City of Hayward logoFood recovery organizations are making a difference in Hayward. These organizations collect edible food that would otherwise go to waste and distribute it to people in need.

When food and other organic materials go to the landfill, they release methane gas while decomposing. Senate Bill 1383 was passed in 2021 to curb this source of methane. One way it does this is by mandating that food service businesses such as restaurants, grocery stores, and cafeterias donate their excess edible food to food recovery organizations. Currently almost one in four Californians do not have enough to eat so this Bill will significantly aid in addressing food insecurity.

While developing the City of Hayward’s Food Action Plan, the City partnered with Chabot College and California State University East Bay to host 18 Food Action Plan college interns. These interns worked with partners to gather data about current existing food distribution sites throughout the City of Hayward and the surrounding areas. This data was compiled to create an interactive map of food distribution sites that can be filtered by day of the week and the types of services offered. The map also provides information about each organizations’ hours of operation and contact information.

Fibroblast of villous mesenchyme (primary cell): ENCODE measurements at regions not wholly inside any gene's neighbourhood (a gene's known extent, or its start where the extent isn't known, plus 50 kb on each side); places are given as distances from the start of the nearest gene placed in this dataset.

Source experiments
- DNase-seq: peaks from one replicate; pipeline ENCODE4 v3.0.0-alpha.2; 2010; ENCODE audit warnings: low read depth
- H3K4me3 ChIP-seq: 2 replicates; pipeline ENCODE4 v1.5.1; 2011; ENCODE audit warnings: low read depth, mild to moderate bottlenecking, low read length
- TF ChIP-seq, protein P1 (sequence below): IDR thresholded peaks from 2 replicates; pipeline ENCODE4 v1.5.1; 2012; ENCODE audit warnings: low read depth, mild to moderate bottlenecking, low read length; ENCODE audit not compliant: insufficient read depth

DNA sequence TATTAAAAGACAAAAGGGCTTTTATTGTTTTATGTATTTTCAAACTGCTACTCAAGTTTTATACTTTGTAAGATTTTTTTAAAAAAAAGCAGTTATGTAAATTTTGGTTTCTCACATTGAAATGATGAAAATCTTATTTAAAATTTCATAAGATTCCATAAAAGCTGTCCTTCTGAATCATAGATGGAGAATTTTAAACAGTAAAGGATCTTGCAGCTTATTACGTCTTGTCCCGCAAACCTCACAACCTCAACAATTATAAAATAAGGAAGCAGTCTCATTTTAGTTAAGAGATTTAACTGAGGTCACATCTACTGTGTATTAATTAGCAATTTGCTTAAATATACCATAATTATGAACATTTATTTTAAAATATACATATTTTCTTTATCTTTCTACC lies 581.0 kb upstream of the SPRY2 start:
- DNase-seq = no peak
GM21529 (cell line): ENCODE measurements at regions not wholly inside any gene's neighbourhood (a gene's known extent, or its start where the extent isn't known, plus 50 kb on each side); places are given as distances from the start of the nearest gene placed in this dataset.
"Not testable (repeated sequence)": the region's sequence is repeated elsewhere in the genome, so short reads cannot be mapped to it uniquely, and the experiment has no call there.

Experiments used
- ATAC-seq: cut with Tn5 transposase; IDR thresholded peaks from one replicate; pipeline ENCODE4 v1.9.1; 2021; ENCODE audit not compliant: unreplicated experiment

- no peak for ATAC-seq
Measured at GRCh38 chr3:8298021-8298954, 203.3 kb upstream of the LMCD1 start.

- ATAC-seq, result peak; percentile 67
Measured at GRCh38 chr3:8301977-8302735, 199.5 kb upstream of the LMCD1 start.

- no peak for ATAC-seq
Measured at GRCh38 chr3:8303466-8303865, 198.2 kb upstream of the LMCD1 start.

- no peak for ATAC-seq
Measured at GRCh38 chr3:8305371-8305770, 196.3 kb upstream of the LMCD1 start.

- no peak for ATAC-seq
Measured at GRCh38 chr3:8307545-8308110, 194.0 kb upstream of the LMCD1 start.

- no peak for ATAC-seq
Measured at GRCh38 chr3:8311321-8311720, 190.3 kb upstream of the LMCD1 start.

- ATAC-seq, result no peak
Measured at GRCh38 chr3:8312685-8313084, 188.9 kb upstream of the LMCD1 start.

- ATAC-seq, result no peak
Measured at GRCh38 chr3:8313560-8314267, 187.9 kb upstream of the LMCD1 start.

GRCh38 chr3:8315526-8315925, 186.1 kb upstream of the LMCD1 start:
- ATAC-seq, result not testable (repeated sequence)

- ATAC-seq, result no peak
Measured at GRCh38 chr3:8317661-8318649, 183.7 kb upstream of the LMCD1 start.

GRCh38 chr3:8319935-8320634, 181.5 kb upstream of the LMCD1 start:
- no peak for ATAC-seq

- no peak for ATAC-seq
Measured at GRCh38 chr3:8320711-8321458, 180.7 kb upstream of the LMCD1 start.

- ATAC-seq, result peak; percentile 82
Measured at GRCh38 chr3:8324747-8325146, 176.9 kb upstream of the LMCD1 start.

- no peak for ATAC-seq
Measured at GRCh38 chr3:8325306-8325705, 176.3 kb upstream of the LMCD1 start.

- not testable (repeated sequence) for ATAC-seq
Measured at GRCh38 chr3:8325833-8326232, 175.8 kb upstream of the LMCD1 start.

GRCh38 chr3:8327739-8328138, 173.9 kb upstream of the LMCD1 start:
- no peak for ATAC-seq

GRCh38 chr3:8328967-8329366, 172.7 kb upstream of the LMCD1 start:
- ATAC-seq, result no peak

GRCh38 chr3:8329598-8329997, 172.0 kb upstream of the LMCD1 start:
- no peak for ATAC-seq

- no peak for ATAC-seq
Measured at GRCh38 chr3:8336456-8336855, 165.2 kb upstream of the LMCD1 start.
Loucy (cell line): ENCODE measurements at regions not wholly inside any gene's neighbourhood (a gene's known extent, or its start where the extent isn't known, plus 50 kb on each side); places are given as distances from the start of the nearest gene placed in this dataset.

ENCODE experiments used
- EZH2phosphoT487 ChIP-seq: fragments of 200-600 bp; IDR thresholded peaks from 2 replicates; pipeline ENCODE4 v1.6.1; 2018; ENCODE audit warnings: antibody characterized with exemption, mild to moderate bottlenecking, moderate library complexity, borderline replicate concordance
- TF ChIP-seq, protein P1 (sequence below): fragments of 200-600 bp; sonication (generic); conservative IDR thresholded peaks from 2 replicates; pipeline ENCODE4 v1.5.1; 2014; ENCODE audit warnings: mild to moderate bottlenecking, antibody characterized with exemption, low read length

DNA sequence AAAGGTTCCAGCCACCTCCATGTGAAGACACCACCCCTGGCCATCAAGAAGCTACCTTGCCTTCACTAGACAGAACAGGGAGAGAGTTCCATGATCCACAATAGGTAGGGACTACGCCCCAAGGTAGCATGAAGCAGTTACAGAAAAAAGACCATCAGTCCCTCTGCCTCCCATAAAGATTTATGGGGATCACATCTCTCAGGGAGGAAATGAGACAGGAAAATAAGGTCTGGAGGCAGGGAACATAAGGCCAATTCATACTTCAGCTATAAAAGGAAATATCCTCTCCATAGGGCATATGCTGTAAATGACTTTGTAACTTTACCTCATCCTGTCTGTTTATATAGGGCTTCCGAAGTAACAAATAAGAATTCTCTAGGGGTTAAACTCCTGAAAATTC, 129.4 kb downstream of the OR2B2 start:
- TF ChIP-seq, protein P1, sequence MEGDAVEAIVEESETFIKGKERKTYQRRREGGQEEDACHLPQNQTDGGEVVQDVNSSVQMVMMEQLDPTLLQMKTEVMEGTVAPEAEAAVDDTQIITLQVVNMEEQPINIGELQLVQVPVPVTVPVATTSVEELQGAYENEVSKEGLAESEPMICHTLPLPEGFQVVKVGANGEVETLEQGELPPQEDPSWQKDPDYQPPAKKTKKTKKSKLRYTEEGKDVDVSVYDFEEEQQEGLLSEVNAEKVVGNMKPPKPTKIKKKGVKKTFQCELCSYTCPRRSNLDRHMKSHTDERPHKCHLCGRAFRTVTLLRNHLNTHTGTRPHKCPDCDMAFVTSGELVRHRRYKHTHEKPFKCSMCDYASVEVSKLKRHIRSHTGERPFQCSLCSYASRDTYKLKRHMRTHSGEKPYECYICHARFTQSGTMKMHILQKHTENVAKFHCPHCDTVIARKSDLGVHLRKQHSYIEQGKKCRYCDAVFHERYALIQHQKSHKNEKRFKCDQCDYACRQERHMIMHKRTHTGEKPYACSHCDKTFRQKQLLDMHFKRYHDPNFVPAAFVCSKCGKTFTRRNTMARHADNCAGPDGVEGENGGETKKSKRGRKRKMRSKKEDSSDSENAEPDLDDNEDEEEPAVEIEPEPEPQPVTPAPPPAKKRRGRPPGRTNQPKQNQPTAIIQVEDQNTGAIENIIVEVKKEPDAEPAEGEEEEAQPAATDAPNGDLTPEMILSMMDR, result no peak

This collaborative effort helps fill gaps in food distribution services, promotes sustainability, and ensures better access to nutritious food for the community.